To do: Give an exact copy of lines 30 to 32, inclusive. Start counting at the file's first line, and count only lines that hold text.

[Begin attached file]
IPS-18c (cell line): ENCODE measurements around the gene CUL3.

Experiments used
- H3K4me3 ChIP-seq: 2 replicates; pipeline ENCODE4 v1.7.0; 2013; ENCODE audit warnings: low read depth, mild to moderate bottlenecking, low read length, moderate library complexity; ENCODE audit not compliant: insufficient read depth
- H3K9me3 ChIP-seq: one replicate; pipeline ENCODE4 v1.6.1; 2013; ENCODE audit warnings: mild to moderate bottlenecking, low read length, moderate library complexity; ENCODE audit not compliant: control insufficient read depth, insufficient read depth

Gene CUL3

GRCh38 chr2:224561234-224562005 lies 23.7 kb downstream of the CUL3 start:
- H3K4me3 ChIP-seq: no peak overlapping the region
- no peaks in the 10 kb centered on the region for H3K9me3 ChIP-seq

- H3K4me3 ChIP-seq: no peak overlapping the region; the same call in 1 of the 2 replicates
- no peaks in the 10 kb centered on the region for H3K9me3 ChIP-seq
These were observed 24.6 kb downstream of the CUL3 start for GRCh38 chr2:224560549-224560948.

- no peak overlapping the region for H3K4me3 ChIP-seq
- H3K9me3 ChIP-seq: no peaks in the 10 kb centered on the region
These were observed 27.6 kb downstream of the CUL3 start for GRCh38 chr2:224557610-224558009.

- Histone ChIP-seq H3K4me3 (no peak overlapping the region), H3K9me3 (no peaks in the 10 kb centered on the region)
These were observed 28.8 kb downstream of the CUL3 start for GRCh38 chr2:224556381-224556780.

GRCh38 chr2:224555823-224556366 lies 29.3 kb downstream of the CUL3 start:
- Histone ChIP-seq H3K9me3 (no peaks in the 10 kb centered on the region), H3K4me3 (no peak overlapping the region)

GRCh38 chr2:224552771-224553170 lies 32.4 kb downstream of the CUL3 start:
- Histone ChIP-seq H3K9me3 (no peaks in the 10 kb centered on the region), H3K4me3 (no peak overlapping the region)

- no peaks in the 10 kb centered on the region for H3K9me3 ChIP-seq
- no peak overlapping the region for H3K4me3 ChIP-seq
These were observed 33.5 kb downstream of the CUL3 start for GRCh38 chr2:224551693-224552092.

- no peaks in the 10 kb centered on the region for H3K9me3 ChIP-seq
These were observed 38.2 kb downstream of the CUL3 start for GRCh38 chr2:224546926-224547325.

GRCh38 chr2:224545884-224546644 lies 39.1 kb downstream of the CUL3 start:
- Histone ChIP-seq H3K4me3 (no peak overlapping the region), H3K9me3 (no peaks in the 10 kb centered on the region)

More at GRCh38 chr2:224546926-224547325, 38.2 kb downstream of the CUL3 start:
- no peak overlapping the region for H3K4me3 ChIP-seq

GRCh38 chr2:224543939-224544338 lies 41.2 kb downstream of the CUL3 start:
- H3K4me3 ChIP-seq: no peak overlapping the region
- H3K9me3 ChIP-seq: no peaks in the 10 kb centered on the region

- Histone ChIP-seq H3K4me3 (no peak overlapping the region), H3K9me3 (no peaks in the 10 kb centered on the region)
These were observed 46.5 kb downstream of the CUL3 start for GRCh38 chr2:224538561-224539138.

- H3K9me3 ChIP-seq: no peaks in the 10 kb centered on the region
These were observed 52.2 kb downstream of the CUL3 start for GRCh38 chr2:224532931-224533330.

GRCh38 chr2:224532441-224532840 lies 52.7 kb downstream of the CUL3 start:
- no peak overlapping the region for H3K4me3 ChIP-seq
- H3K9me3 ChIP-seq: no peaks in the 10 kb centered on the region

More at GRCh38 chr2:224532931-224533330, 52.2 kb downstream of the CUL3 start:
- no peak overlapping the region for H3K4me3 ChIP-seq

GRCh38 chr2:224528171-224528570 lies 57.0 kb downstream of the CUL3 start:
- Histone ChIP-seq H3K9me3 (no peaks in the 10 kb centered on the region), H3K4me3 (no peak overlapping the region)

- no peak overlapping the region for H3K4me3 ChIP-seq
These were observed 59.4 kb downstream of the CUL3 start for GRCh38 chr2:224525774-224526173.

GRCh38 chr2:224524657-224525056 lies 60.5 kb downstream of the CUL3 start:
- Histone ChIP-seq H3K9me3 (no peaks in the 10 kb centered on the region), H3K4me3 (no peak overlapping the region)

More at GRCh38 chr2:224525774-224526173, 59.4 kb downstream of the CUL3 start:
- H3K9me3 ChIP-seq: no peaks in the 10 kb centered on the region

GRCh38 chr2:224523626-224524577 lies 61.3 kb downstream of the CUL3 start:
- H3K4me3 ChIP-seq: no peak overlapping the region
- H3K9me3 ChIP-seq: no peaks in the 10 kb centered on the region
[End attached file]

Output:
GRCh38 chr2:224543939-224544338 lies 41.2 kb downstream of the CUL3 start:
- H3K4me3 ChIP-seq: no peak overlapping the region
- H3K9me3 ChIP-seq: no peaks in the 10 kb centered on the region